It is one of the largest and finest hospitals owned and controlled 
by any medical school in America, and in point of architectural beauty, 
convenience and completeness of arrangements and equipment com- 
pares favorably with other hospitals. 

An important adjunct to the hospital is the postmortem build- 
ing, which is constructed with special reference to the instruction 
of students in pathological anatomy. 

The hospital is situated opposite the University building, so that 
the student loses no time in passing from the lecture halls to the 
clinical amphitheater. 

A portion of the hospital is used as the 

MARINE HOSPITAL. 

for foreign seamen. The great importance of Baltimore as a ship- 
ping point brings into her harbor many vessels from all parts of the 
world, and the sick sailors who are cared for in the wards of the insti- 
tution give the students an opportunity to observe a large variety of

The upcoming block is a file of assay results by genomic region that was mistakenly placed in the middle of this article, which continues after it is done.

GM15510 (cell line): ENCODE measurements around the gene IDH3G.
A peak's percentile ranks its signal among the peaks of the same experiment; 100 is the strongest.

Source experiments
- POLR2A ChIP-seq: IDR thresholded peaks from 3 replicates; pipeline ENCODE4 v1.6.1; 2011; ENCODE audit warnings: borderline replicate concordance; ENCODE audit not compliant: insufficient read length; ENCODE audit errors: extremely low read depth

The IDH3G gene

diseases. Another considerable portion of the building is used as a 

CITY HOSPITAL. 

and contains charity beds supported by the city of Baltimore. This 
department of the hospital is taxed to its utmost capacity to afford 
accommodations for the patients seeking admission. 

Owing to its location, being the nearest hospital to the largest 
manufacturing district of the city, the University Hospital receives 
for treatment a very large number of accident cases of all kinds, both 
slight and serious. These cases, as well as patients suffering from 

15 



the various diseases of our own climate, occupy the beds, and add 
greatly to the facilities of clinical teaching enjoyed by the school. 
The facilities for clinical instruction have been greatly enlarged by 
an appropriation by the State of Maryland for the support of free 
beds for patients from the various counties. 

UNIVERSITY DISPENSARY OR OUT-PATIENT DEPARTMENT.